Tuesday, January 25, 2011


Betting with THE BEST! PennMedicine
My buddy Brinson tells me ALL CAPS means I'm shouting. YES, I AM. Shouting it from the mountain top on which we live. I have great news. After meeting with my NHL specialist, Sunita Nasta, MD, at the Perelman Center for Advanced Medicine in the Abramson Cancer Center, I know officially that my cancer has waned. Burned itself out in some areas, and smaller than when diagnosed in March, 2010. Significantly smaller. Cause for celebration.

Having a mobile blood cancer means it can transport itself elsewhere, but since mine momentarily has not morphed or moved, I have cause to give thanks for this blessing. Do I understand that at a later date, the news could reverse. Absolutely. But living in the moment, I am definitely grateful.

6 adult females and 1 male cria, 4+ months, 90+ lbs.
I asked my doctor what could make that difference, and the world of medicine just does not know. I asked myself what was different and shared that non-rhetorical with Nasta. Excercise. Winter on the mountain with a herd of llamas, even a small herd,  and a cria, keeps me outdoors a lot! On a snow day when my students and most teachers celebrate a free day, mine still begins at 4:30 AM and ends for a break about noon. Then, I'm back at the barn around 3 PM for another good hour. Not a complaint; a choice. One I welcome with alacrity. And this choice just might be life enhancing, although when I ventured into the world of llamas, I did not know I had cancer, so that choice would, in time, become serendipitous.

The why is simple. From Ottowa, Ontario, March 8, 2008.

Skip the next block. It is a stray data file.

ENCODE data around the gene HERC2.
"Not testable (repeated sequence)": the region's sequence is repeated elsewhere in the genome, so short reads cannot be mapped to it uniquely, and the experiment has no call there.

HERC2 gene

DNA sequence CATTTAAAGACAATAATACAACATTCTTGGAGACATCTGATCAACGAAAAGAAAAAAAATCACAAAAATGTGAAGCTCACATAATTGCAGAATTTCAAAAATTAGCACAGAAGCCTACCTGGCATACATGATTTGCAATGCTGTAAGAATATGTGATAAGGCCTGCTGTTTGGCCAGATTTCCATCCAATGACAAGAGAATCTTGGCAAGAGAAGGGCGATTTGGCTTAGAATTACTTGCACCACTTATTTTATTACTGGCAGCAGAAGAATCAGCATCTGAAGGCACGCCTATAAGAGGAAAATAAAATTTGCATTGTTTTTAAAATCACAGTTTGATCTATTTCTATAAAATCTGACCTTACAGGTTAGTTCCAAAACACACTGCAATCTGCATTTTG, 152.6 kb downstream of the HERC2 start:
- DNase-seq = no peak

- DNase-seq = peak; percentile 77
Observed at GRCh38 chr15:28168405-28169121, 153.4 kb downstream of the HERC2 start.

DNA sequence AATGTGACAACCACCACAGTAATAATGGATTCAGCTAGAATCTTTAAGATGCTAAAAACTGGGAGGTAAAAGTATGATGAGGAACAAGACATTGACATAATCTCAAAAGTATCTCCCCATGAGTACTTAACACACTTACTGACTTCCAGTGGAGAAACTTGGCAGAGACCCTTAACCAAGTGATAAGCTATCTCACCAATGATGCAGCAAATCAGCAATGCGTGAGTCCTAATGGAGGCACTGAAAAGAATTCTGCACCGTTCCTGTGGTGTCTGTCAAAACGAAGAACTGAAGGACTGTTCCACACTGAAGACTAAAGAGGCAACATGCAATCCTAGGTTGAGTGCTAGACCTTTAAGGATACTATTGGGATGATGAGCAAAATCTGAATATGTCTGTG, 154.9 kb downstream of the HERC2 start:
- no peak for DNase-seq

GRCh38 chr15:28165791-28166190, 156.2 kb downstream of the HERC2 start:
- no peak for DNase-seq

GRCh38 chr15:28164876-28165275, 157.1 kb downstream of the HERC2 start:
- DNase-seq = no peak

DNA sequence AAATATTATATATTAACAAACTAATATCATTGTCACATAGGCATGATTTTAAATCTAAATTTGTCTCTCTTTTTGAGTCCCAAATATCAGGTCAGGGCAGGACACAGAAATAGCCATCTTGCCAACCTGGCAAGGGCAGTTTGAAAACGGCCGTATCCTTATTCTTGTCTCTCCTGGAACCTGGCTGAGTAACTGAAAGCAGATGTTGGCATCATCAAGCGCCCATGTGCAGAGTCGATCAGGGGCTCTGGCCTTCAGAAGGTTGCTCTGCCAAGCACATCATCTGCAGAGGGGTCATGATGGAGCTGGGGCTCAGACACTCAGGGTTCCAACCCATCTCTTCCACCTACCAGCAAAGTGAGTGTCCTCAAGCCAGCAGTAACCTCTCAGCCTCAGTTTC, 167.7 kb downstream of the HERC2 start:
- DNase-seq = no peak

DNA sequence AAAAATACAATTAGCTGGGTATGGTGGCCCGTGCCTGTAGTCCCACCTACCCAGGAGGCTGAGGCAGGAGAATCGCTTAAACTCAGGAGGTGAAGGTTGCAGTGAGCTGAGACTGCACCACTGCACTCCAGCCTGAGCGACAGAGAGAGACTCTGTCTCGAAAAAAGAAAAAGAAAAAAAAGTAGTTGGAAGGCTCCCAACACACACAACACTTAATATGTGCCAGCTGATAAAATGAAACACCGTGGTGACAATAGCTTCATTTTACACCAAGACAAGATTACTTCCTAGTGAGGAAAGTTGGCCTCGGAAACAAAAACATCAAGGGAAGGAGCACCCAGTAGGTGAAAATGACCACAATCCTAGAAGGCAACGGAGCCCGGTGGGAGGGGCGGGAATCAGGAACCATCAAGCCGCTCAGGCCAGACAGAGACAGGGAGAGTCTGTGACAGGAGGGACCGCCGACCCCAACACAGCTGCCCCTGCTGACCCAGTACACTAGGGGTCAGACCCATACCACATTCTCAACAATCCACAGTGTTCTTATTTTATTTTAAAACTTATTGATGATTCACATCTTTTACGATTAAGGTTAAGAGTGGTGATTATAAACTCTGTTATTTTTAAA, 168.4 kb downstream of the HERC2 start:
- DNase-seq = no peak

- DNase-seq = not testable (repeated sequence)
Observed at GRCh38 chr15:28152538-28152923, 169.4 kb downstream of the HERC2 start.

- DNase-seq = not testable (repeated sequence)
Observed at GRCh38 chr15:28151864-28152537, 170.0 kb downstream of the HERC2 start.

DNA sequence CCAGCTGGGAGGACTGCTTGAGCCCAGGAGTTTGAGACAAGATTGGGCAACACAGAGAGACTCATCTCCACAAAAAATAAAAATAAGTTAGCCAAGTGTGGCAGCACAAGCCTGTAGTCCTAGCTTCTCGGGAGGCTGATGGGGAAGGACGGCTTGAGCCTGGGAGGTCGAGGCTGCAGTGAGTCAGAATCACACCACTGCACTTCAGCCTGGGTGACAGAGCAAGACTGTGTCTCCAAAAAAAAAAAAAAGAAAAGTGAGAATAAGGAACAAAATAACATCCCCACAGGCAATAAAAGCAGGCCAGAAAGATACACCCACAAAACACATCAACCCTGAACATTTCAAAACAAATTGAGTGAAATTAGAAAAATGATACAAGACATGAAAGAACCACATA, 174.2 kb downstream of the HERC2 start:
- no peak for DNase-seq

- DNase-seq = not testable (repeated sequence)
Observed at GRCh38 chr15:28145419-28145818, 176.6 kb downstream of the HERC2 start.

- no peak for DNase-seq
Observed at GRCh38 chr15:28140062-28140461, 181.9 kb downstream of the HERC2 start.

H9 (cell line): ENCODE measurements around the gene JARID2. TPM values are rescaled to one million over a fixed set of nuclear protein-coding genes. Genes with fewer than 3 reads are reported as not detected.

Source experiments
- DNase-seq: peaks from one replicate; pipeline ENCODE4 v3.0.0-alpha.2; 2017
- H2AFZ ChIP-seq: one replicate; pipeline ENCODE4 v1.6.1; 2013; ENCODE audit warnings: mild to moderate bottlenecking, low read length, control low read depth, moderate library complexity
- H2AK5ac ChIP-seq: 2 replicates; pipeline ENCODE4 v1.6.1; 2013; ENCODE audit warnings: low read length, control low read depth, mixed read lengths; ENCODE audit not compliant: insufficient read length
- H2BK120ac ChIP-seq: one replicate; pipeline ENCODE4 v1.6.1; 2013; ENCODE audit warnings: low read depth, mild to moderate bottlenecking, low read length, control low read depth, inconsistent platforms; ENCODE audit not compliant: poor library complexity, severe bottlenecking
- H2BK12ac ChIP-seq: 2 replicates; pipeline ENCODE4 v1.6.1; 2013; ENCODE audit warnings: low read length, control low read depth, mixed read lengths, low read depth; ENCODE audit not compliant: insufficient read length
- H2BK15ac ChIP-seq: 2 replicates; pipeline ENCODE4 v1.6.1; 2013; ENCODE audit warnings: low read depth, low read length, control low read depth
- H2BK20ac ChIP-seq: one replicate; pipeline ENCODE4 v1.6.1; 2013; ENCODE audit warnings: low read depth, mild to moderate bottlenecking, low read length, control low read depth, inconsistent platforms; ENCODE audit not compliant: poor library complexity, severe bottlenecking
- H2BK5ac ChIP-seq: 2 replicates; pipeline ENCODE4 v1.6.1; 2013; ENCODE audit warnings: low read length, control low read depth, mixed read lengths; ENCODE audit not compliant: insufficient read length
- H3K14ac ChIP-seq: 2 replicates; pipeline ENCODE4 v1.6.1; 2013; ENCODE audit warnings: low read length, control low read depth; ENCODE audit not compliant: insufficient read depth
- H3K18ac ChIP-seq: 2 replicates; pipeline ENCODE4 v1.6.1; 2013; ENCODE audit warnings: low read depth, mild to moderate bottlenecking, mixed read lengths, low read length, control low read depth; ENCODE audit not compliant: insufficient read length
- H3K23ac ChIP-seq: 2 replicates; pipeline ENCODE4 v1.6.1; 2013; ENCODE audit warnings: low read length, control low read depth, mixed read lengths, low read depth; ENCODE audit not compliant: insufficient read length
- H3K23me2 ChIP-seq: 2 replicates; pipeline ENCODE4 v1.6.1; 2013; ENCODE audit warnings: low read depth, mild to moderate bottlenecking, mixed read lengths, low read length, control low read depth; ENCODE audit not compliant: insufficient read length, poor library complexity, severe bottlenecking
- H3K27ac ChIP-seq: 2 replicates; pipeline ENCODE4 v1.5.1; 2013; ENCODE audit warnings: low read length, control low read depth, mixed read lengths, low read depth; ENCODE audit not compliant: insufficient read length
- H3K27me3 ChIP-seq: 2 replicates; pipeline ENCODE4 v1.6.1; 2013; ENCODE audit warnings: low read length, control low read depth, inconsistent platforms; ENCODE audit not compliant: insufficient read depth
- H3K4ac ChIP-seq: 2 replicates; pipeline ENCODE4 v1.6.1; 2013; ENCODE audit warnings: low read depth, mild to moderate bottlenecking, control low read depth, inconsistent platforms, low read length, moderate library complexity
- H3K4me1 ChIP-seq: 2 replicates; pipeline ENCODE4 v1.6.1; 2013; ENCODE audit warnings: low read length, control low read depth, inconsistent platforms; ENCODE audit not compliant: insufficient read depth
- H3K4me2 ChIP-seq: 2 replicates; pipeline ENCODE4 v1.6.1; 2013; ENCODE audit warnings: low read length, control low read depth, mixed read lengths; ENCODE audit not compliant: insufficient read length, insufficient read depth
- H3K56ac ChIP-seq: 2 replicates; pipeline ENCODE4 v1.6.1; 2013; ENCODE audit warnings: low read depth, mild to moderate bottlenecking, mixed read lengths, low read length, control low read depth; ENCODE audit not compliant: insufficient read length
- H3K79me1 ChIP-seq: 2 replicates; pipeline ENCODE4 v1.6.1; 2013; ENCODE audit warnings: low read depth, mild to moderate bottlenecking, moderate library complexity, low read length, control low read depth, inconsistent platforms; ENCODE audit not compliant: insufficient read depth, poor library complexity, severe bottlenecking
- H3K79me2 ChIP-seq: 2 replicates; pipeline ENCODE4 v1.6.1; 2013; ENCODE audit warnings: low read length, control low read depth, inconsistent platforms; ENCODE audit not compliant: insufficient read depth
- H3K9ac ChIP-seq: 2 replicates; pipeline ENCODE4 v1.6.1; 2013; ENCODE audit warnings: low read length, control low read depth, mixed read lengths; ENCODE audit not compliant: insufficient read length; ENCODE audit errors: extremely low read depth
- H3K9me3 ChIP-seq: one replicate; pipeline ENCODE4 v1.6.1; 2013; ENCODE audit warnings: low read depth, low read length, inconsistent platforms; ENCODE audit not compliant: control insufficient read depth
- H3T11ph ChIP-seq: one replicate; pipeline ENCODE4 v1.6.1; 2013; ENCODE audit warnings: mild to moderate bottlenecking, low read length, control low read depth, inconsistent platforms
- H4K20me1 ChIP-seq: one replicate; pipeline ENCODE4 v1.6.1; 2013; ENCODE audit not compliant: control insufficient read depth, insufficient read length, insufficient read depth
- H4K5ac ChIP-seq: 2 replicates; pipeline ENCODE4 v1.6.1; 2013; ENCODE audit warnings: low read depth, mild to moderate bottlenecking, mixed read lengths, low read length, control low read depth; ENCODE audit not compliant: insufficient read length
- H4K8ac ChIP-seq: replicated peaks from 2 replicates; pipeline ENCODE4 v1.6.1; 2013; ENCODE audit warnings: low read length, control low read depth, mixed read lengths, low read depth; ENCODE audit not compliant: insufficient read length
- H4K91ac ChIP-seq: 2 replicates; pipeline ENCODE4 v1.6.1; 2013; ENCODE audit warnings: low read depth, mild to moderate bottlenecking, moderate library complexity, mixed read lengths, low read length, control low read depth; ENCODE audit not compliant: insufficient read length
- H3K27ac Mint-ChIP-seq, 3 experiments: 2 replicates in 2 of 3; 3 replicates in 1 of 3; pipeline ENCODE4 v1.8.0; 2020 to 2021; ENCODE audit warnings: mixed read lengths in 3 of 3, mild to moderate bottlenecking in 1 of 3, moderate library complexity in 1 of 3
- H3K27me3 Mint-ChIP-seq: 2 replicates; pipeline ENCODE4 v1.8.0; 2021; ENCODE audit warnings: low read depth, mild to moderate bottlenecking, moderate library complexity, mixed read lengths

Llamas may look harmless, but their immune system harbours some unique weapons against disease. In the 1990s, biologists in Belgium reported that unlike other mammals, the camelid family – which includes llamas, camels and alpacas – produce not one but two types of antibodies: the conventional Y-shaped molecules consisting of four protein chains; and smaller, two-chain antibodies. Within these two-chain antibodies, the part that recognizes and clings to foreign molecules, called "antigens", during an immune attack has been dubbed a single-domain antibody (sdAb).

Despite their modest size, single-domain antibodies can grasp their antigenic targets as firmly as conventional antibodies. What's more, they are hardier than monoclonal antibodies, the current standard antibody format for therapeutic purposes.

Winter Farmlife
I am not naive enough to believe that just being around llamas, breathing in their breath daily as they say hello and hang out with me, has a medical impact. But it does have a therapeutic benefit. I'm outdoors, surrounded by sensitive loving creatures who share my life in a place I love. Keeping a farm comes with differing seasonal challenges, but one constant remains. Physical exercise in the elements.

Inside Perelman
I began this post with an image of the best cancer center in PA, NJ, and DE. My hospital. My choice after much research. I will always bet on the best. If I must have cancer, my choice continues to be PennMedicine.

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1 comment:

  1. Such great news! I agree that life with llamas probably has a lot to do with your prognosis. The human mind has some amazing abilities that we cannot even begin to understand. Attitude has a lot to do with it!